‘JC’ is universally popular as the man who saved Carlisle United — a sparky presence and a natural salesman who, despite the on pitch trauma, brought the good times back to Brunton. United history will be kind to him. If life were just, it’d save a glowing footnote for Collins vital role in his chapter.
Richie Foran was the posterboy of the Collins era. A £120,000 purchase from Shelbourne he had been on the verge of joining SPL giants Aberdeen who were put off by his bad boy reputation. The bare stats of his Carlisle career make for positive reading — 29 goals in 100 or so appearances is a strong return from a player who brought some much to the team in way of work rate and ability.
This, however, belies Foran’s true contribution to the team. To see him on the pitch was to watch a red card waiting to happen — how he only accumulated 3 in his time at Brunton Park beggars belief. In one dust up he broke the tooth of Huddersfield’s Steve Yates and served a 5 match ban. After a sending off away at Lincoln he and John Courtenay brawled with stewards — in a recent interview with Carlisle’s News & Star he claimed that he was ‘protecting the owner’. The reality is that he was a footballing wild child in its most literal sense — a coiled spring bruising for his next confrontation; his fuse shorter than Brian Clough’s reign in West Yorkshire.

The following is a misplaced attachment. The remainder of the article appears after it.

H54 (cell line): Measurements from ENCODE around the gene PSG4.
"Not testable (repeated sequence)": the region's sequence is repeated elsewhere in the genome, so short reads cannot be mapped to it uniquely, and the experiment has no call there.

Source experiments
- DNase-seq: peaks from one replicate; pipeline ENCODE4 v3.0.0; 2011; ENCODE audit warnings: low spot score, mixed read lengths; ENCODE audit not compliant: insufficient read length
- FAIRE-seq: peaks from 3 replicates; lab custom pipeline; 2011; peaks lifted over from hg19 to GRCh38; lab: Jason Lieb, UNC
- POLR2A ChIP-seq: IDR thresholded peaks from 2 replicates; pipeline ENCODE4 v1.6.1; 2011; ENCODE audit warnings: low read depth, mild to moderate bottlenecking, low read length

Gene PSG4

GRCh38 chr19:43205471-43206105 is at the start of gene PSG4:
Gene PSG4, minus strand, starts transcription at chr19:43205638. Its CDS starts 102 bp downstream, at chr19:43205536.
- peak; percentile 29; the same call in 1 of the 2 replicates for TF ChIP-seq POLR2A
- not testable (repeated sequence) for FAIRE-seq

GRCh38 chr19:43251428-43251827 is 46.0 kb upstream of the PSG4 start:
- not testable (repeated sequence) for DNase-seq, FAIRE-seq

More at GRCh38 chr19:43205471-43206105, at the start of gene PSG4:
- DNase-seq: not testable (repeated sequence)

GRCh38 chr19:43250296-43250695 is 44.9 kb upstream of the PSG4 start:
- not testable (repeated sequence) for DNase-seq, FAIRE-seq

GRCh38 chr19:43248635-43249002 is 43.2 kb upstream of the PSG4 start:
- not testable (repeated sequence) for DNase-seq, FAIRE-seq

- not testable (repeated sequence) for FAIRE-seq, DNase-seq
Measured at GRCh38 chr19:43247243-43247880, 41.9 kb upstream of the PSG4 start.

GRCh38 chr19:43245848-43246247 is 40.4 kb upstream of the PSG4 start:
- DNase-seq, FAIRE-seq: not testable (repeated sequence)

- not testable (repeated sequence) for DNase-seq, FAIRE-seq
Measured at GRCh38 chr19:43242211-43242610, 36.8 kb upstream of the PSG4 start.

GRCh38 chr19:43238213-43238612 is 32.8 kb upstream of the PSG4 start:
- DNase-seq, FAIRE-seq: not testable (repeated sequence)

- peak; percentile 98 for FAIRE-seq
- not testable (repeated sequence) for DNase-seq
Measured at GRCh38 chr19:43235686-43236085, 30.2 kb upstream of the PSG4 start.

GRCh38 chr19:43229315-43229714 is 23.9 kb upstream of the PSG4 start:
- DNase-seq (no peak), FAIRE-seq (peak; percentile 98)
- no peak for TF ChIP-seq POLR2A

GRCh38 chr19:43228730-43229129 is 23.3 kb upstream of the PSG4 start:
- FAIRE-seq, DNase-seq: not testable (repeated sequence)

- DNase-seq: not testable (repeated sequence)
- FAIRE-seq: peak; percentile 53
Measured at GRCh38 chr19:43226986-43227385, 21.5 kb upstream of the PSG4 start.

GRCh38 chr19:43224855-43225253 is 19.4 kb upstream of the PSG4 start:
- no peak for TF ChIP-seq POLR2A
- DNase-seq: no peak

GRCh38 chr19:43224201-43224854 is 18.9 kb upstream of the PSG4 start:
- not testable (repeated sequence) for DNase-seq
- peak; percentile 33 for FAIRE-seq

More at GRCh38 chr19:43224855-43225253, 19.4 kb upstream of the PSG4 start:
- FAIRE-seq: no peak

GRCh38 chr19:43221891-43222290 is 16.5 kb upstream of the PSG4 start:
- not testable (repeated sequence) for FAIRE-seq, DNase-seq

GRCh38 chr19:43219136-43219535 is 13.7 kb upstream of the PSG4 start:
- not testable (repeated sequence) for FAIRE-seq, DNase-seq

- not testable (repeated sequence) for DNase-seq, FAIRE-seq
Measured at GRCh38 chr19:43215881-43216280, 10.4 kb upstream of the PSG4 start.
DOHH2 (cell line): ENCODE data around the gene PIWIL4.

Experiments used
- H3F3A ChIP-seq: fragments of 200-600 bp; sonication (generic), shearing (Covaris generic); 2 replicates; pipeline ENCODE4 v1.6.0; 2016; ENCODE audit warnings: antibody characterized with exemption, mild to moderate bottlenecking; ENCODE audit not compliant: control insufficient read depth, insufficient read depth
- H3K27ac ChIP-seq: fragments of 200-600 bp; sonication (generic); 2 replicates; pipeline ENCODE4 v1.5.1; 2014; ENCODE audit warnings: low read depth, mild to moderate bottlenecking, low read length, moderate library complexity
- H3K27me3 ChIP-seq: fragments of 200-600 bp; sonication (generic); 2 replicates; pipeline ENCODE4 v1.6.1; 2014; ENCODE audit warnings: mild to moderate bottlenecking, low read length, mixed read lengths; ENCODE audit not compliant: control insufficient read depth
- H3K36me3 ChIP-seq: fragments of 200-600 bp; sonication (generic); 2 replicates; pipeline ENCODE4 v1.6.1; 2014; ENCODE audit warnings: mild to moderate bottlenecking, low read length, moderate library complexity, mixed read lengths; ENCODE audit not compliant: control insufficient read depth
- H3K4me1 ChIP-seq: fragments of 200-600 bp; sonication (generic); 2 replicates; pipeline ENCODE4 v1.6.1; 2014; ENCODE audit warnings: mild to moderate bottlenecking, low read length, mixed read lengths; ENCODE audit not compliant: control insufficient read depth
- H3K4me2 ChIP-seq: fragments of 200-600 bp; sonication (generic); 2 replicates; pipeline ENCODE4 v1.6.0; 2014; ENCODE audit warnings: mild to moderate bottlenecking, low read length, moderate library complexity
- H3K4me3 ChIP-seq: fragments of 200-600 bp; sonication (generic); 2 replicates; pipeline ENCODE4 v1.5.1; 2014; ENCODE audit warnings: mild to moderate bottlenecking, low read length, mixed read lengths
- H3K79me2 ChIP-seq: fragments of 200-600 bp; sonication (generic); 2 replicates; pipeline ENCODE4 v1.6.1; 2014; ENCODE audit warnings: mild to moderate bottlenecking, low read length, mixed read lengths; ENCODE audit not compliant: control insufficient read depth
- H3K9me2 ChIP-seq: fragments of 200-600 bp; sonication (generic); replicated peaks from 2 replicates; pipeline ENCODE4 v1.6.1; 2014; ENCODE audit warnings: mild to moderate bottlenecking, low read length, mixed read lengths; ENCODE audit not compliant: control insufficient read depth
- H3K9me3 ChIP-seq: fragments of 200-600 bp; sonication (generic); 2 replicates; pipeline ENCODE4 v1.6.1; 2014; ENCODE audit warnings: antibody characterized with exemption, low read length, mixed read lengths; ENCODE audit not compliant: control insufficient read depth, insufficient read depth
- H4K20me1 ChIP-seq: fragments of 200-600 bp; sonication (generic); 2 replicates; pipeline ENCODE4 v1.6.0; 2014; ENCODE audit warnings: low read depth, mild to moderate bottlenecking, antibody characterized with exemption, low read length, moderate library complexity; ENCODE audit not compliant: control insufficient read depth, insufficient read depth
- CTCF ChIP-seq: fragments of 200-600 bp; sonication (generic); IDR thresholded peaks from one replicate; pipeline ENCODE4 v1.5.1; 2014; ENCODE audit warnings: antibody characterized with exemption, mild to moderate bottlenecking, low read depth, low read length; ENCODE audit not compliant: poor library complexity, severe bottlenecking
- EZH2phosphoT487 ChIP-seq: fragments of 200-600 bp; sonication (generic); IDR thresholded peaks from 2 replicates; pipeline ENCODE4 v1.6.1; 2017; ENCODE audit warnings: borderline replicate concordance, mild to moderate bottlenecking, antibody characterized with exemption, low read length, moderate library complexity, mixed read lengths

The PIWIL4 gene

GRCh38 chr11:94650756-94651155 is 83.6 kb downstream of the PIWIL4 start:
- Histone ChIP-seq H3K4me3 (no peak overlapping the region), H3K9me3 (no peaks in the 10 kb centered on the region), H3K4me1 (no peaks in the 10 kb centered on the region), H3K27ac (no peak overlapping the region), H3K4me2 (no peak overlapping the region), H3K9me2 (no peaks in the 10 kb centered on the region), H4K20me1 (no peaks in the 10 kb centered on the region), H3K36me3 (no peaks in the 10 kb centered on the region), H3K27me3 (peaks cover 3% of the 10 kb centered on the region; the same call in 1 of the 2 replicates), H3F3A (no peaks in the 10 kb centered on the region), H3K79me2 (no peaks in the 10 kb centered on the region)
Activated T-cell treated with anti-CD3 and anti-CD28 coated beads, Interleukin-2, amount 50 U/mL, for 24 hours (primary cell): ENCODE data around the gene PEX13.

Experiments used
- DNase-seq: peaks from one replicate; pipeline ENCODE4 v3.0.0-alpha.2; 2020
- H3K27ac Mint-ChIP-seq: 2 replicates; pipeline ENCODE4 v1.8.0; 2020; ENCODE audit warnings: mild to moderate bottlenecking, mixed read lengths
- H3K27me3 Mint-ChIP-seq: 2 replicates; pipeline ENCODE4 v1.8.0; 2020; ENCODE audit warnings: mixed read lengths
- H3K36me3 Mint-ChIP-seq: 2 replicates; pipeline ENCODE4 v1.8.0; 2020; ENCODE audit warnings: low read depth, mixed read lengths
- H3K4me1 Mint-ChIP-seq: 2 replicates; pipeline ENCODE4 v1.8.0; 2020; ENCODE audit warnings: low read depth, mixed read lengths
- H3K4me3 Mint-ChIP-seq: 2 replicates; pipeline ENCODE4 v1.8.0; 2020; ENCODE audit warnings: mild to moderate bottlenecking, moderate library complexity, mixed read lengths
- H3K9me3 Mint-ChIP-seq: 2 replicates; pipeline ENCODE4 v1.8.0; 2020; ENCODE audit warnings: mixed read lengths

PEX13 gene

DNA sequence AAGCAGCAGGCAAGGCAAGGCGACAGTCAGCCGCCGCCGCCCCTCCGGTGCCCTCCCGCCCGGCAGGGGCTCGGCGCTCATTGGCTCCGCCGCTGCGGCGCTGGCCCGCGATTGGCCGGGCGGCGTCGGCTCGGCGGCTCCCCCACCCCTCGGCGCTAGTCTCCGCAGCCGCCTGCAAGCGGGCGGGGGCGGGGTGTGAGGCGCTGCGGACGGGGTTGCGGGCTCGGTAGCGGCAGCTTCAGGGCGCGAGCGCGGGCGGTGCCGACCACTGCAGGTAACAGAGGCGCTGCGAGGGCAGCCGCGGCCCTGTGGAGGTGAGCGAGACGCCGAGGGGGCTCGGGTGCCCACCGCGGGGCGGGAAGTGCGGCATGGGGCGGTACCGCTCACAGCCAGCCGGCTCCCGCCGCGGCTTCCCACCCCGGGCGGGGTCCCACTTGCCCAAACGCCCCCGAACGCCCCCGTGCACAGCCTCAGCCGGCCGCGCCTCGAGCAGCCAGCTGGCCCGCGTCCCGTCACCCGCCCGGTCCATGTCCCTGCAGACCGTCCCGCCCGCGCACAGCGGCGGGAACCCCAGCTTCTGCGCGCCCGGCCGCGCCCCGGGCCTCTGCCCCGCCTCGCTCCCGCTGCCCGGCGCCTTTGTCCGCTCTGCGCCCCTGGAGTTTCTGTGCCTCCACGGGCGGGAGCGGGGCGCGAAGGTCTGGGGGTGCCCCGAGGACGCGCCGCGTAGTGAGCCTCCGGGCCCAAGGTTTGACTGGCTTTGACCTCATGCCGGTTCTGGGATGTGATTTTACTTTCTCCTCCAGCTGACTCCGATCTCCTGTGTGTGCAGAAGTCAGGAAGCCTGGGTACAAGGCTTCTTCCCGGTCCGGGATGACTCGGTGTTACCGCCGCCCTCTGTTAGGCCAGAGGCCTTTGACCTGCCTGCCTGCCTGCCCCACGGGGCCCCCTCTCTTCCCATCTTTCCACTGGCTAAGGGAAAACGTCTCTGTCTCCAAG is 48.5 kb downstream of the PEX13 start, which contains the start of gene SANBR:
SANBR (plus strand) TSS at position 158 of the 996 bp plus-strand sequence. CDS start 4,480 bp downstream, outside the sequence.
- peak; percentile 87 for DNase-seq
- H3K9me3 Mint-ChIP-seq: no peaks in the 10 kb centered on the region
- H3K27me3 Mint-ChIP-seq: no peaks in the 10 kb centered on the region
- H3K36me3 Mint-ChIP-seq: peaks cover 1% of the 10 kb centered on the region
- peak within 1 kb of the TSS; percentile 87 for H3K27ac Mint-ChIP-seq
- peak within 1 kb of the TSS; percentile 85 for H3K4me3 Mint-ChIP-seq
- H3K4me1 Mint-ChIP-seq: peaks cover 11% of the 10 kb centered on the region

Foran took his attitude off the pitch too. A central figure in the club’s drinking culture he made regular court appearances for assault, affray and drinking offences as fans took their opportunity to share a few home truths.
Under Simpson, Foran became a pariah. Undoubtedly still the squad’s most talented individual he was cast out to set an example to his peers — his ignominious low point a loan stint at Oxford United as the Cumbrians struggled for goals and their Division 3 lives. He was first against the wall upon relegation as Simpson’s new broom era rebuilt the club round the steadying, professional influence of Tom Cowan, Kevin Gray and Andy Preece and on to successive promotions.
Motherwell manager Terry Butcher took a punt on Foran’s talent and their fruitful relationship continues to this day at Inverness Caley Thistle. It’s a credit to them both that he has become a talent fulfilled. He will forever remain a fondly remembered footnote in United history — a talented but ill tempered scamp with fire in his eyes and Guinness in his belly. Perhaps we owe him a little more — as the sacrificial lamb of a new era, the passing on of Richie Foran was the first, and perhaps most significant, act in the club’s most successful period in 30 years.
As a man who cites food shortages, rather than popular uprising, as the root cause of the great 19th century emancipation of male suffrage, Niall Ferguson would most certainly approve.